Welcome to the Neuroscience for Kids Newsletter.
Here is what you will find in this issue:
1. What's New on the Neuroscience for Kids Web Pages
2. The Neuroscience for Kids Page of the Month
3. Down Side of Bungee Jumping
4. Thanksgiving Day Conversation Starter
5. Book Review
6. Media Alert
7. Treasure Trove of Brain Trivia
8. How to Stop Your Subscription
A. October Neuroscience for Kids Newsletter was archived
B. Encephalitis Bites the Big Apple (New York City!
C. NeuroHangman Game
D. Scrambled Neuroscientist Game
E. A Cup of Blueberries a Day Keeps Neurological Problems Away
F. The Lasker Award
The Neuroscience for Kids "Page of the Month" for November is the Virtual Reality Brain Project. (Site not working, August 2001)
The Virtual Reality Brain Project, sponsored by SUNY Health Science Center
in Brooklyn, New York lets you "hold" a human brain without actually
touching it. The site uses QuickTime Virtual Reality Technology that
permits users rotate several human brain dissections. You can zoom in and
zoom out to see different brain structures. You must have the free
Quicktime 3.0 plug-in installed on your computer to use this site. Also,
because the graphic files are large (1.4 to 3.5 MB), it may take a long
time to download the dissections. Nevertheless, the Virtual Reality Brain
Project is an excellent demonstration of how technology can be used to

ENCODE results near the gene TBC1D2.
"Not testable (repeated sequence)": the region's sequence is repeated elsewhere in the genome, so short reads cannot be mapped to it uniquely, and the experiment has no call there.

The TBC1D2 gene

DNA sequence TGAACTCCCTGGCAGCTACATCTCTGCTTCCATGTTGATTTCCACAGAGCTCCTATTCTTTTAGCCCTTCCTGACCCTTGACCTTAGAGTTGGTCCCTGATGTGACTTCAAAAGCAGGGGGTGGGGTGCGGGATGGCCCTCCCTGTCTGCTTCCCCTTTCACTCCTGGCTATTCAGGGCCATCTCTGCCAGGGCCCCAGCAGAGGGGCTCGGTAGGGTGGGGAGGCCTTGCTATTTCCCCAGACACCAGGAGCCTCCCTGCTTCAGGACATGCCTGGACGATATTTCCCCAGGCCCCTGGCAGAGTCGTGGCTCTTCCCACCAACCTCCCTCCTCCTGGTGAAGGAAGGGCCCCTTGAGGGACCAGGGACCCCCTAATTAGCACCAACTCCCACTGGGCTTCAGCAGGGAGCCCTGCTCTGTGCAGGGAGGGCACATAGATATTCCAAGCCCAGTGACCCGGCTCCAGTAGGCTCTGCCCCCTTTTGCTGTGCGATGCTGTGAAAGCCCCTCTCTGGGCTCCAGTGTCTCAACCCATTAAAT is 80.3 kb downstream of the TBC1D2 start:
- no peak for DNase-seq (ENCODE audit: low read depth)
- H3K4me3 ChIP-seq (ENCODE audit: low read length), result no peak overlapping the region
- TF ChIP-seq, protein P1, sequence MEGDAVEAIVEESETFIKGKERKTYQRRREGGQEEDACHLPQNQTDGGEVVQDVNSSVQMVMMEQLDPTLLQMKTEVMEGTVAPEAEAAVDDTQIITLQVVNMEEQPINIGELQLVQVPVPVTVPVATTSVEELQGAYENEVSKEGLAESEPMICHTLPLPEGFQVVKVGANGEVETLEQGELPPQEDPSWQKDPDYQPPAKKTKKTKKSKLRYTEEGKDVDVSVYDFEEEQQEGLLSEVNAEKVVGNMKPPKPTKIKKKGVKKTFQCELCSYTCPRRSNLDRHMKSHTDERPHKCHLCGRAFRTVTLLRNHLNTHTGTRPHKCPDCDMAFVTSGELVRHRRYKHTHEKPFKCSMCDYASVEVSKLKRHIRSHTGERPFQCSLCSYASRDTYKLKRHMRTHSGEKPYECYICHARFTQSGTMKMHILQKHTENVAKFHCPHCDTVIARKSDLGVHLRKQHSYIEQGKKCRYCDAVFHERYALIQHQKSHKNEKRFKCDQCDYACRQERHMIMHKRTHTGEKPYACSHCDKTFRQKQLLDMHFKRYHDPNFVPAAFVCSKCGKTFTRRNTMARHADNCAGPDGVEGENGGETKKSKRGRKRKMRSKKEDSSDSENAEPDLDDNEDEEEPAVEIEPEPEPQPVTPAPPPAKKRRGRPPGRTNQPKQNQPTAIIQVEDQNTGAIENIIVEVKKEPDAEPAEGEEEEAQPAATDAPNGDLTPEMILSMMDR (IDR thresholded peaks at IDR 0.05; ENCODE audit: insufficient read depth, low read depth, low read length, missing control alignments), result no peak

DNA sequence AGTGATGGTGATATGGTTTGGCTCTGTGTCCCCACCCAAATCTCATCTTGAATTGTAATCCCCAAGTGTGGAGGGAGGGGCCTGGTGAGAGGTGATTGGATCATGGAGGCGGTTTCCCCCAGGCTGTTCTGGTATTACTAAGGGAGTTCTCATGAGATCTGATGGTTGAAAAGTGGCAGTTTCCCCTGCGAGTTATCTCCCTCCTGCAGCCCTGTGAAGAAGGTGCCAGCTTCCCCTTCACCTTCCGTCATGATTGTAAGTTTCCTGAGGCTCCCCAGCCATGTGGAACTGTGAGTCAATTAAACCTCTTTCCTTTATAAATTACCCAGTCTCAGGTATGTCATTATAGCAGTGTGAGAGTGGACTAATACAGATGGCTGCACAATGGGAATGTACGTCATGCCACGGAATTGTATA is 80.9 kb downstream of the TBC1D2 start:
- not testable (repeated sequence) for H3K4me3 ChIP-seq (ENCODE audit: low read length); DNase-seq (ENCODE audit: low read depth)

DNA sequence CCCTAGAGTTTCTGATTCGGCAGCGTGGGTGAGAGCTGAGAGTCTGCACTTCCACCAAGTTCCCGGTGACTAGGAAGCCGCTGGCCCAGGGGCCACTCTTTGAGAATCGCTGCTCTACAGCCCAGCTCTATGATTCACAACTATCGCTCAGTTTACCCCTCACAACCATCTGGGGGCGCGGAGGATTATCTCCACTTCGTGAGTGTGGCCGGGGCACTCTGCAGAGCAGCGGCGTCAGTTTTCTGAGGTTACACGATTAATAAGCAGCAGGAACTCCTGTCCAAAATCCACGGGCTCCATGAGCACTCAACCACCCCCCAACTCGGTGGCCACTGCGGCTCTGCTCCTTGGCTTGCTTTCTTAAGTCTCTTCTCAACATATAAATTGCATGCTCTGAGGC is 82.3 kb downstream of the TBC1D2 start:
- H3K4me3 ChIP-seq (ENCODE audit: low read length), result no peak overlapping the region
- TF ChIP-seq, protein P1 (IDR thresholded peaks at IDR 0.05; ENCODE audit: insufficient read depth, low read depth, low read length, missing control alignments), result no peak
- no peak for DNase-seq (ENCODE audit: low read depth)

teach brain anatomy.
Climb to a height of 200-400 ft. Attach an elastic cord around your ankles. Now dive head first toward the ground. Before smashing into the ground, get pulled back by the elastic cord. Now, you're bungee jumping!
Bungee jumping originated on the South Pacific island of Pentecost and was introduced to the world in the 1950s by a National Geographic film crew. Pentecost islanders would strap vines to their ankles and jump from raised platforms. Today people looking for a quick thrill can bungee jump from bridges, cranes, platforms or even hot air balloons. It has been estimated that jumps result in a G-force (force of gravity) between 2.5-3.0 G, but higher forces may be reached during some jumps. Some people turn themselves into human slingshots and propel themselves into the air in what is called a "reverse bungee jump."
Of course there are many people who are reluctant to jump several hundred feet with only a bungee cord to prevent certain death. Broken bungee cords may be the least of your worries. The medical literature is full of other problems associated with bungee jumping. The most common injury is to the eye. Some jumpers complain of blurred vision immediately after a jump. Eye examinations of these people often show that the blood vessels that bring blood to the retina have broken. The blurred vision may clear up by itself, but it sometimes takes several months for complete recovery. These eye injuries may be caused by rapid increases in blood pressure and intraocular (inside the eye) pressure.